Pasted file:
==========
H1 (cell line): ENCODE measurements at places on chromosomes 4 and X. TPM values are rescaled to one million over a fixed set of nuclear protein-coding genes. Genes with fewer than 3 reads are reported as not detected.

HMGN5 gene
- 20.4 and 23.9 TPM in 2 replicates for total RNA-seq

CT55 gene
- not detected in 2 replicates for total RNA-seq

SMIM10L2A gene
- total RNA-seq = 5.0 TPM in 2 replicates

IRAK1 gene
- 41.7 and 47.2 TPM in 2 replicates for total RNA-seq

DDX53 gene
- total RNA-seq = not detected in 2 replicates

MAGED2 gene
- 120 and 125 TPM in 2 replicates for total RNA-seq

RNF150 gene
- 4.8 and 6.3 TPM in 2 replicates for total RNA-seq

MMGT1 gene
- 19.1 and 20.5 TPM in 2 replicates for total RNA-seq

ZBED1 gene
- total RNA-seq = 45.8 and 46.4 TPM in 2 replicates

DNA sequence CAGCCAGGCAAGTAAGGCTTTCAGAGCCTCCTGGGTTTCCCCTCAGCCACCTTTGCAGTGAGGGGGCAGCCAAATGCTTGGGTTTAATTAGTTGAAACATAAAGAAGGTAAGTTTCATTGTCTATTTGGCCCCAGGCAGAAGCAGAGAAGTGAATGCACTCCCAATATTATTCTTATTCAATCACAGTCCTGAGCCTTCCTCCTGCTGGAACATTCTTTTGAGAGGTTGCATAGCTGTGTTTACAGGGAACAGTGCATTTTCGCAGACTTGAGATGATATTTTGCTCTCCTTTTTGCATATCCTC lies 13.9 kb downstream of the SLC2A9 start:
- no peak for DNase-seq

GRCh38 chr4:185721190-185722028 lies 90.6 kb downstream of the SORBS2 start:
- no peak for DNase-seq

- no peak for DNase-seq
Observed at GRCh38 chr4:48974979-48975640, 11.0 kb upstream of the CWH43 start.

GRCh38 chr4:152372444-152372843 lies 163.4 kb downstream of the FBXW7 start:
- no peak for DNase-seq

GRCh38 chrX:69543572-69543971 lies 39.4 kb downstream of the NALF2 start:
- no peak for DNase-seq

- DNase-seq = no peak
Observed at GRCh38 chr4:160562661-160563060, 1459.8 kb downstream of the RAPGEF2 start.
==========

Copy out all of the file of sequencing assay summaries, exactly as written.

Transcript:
H1 (cell line): ENCODE measurements at places on chromosomes 4 and X. TPM values are rescaled to one million over a fixed set of nuclear protein-coding genes. Genes with fewer than 3 reads are reported as not detected.

HMGN5 gene
- 20.4 and 23.9 TPM in 2 replicates for total RNA-seq

CT55 gene
- not detected in 2 replicates for total RNA-seq

SMIM10L2A gene
- total RNA-seq = 5.0 TPM in 2 replicates

IRAK1 gene
- 41.7 and 47.2 TPM in 2 replicates for total RNA-seq

DDX53 gene
- total RNA-seq = not detected in 2 replicates

MAGED2 gene
- 120 and 125 TPM in 2 replicates for total RNA-seq

RNF150 gene
- 4.8 and 6.3 TPM in 2 replicates for total RNA-seq

MMGT1 gene
- 19.1 and 20.5 TPM in 2 replicates for total RNA-seq

ZBED1 gene
- total RNA-seq = 45.8 and 46.4 TPM in 2 replicates

DNA sequence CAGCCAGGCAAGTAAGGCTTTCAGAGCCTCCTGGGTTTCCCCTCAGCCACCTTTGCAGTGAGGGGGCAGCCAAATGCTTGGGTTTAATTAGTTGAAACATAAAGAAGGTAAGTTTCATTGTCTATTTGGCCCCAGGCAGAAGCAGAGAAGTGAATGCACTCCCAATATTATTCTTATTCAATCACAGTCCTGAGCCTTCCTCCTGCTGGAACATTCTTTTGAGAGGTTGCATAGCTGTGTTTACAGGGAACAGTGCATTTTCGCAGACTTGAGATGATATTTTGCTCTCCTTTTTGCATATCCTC lies 13.9 kb downstream of the SLC2A9 start:
- no peak for DNase-seq

GRCh38 chr4:185721190-185722028 lies 90.6 kb downstream of the SORBS2 start:
- no peak for DNase-seq

- no peak for DNase-seq
Observed at GRCh38 chr4:48974979-48975640, 11.0 kb upstream of the CWH43 start.

GRCh38 chr4:152372444-152372843 lies 163.4 kb downstream of the FBXW7 start:
- no peak for DNase-seq

GRCh38 chrX:69543572-69543971 lies 39.4 kb downstream of the NALF2 start:
- no peak for DNase-seq

- DNase-seq = no peak
Observed at GRCh38 chr4:160562661-160563060, 1459.8 kb downstream of the RAPGEF2 start.